Extenders Feed

Does your Thanksgiving Day menu include a turkey, yams and those fancy stuffed potatoes that grandma used to make every time the family gathered at her house? Thanksgiving meal photo courtesy Satya Murthy via Flickr CC Then there are two things you need to do. First, send me your address and set another plate at the table. Then second, when Congress returns to Washington, D.C., after its holiday break, contact your Representative and Senators and urge them to finish up the tax extenders. If the 50+ tax breaks that expired on Dec. 31, 2014, aren't reinstated, then many of the... Read more →

To many, Donald Trump is a blowhard. But it turns out he has a legitimate connection to wind beyond his personal constant stream of hot air. The Republican presidential hopeful told a group of Iowa voters at a town hall meeting this week that he supports the federal tax credit for wind power producers. That's a pretty big surprise. Not just because Trump is actually talking about a piece of tax policy, but also given his hairdo you'd think he wouldn't be a big fan of wind. Yeah, I know, cheap and easy joke, but when someone walks into it,... Read more →

Rep. Kevin Brady (R-Texas) took over as chair of the Ways and Means Committee today (Nov. 5), but he shares several tax-writing traits with his predecessor. Rep. Kevin Brady, new chairman of the House Ways and Means Committee, flanked by New House Speaker Paul D. Ryan (left) and former/retired W&M Chair Rep. Dave Camp (right) during a committee hearing. Like House Speaker Paul D. Ryan before him, Brady favors making the tax extenders permanent pieces of legislation. And Brady wants to get the extenders, more than 50 tax laws that regularly expire and are, per their name, extended by Congress,... Read more →

House Speaker John Boehner swears it wasn't a literal come-to-Jesus talk he had with Pope Francis that led him to announce today that he's resigning his Ohio House seat, and thus the U.S. House leadership post, at the end of October. We'll take the soon-to-depart Republican Speaker at his word. He is, after all a devout Catholic, so he wouldn't be making up stuff so soon after spending face time with the head of his global church. He did acknowledge, however, that he took the Pope's words to heart. At his press conference this afternoon, during which Boehner was in... Read more →

The House Ways and Means Committee plans to mark up seven bills this morning (Thursday, Sept. 17), most of which usually are considered as part of a comprehensive tax extenders package. More than 50 temporary tax laws expired at the end of 2014. Congress is slowly working on getting them back in the tax code for at least a couple more years. Passage of the extenders, so named because they are temporary tax laws that must be renewed (aka extended) periodically by Congress, have become an end-of-the-year pain in the a… a legislative ritual. Such a delay, however, means that... Read more →

I was feeling a bit overwhelmed recently, looking at what was on my to-do list and the time left to do it. Then I saw Congress' schedule and thought, I'm in good shape. The House and Senate are facing a series of deadlines that have much more serious consequences than me getting a story or blog post in at the last minute (please don't tell my editors I said that!). There are four major dates on the remaining 2015 Congressional calendar: October 1 -- The end of 2015 appropriations and the return of sequestration. October 29 -- Expiration of the... Read more →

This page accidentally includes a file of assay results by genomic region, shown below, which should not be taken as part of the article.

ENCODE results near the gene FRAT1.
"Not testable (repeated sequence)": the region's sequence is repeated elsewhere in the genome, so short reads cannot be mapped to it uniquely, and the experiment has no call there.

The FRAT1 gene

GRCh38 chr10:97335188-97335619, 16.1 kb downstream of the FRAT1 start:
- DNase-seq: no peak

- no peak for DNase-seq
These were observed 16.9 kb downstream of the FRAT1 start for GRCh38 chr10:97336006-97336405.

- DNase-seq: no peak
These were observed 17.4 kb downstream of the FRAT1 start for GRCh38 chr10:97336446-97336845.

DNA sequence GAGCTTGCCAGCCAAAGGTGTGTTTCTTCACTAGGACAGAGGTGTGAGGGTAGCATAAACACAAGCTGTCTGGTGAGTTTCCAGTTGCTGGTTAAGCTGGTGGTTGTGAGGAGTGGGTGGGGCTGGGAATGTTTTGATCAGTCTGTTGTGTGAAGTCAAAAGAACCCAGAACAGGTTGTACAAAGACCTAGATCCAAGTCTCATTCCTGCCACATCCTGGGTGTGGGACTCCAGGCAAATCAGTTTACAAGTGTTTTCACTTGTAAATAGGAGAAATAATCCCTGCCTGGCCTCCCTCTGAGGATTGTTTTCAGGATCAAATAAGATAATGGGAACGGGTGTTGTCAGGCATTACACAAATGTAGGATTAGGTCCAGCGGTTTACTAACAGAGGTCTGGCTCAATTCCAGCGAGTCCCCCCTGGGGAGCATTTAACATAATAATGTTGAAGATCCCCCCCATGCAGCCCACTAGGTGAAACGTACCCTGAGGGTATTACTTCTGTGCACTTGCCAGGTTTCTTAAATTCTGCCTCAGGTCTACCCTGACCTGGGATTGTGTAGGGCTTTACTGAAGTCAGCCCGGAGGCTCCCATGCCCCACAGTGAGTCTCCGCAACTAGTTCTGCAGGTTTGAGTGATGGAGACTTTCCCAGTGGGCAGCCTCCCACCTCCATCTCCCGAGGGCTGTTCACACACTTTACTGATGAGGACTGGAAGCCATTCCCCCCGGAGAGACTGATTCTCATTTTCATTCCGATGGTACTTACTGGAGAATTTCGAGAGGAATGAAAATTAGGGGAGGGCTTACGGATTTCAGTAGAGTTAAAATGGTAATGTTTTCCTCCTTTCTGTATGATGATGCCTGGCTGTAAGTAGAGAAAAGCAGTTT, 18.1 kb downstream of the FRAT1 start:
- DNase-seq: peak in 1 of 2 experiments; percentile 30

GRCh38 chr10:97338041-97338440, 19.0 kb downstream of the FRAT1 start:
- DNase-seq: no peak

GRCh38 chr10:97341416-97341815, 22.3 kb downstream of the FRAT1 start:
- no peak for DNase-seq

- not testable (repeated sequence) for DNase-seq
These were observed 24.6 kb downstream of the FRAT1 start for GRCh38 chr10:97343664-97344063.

Oh, Congress. If we were dating, our relationship would be in Ashley Madison level trouble. The bad is that you are so predictable. Same old, same old political demagoguing and no action. Worse, all that talking plays into your tendency to procrastinate, which is incredibly annoying. Worst, your dilly-dallying is really messing up my and millions of other taxpayers' tax planning. Sir Patrick Stewart (left) and Sir Ian McKellen (right), two lions of British theater, teamed up in 2013 for a Broadway production of "Waiting for Godot." Waiting (again) for tax extenders: I am, of course, talking about the tax... Read more →

There were no big surprises -- heck, no surprises of any size -- from the Senate Finance Committee's mark-up Tuesday (July 21) of expired tax provisions known as extenders. Sen. Ron Wyden (left), the Oregon Democrat who is ranking minority member on the Senate Finance Committee, and Sen. Orrin Hatch (R-Utah), chair of the tax-writing panel, kick off the July 21 hearing on which expired tax provisions, known as extenders, to temporarily renew. The $95.2 billion tax package would renew for two years -- through the 2016 tax year -- many popular individual and business tax breaks. Here's a quick... Read more →

Stop me if you're heard this before. And before. And before. Yep, I'm talking, again, about tax extenders legislation. These 50+ temporary tax laws must be renewed periodically, with the one to two year extensions, sometimes retroactively, giving them their name. Senate Finance Committee Ranking Minority Member Sen. Ron Wyden (D-Ore.), left, and SFC Chairman Orrin Hatch (R-Utah) will guide their tax-writing colleagues today in examining tax provisions that expired at the end of the 2014 tax year. (Official Senate Finance Committee photo) The current batch of extenders expired on Dec. 31, 2014, after being given new life retroactively for... Read more →

NASCAR fans are gearing up for tonight's night race at Daytona International Speedway. Still referred to as the Firecracker 400 by veteran stock car fans, the corporately renamed Coke Zero 400 marks NBC's return to the sport after a 10 year hiatus. While some race fans are grumbling because the top-tier NASCAR race was bumped from its traditional first Saturday night in July to Sunday to capture a bigger TV audience, it still should be a good show. And it will give those at the track as well as those of us watching on television a chance to see what's... Read more →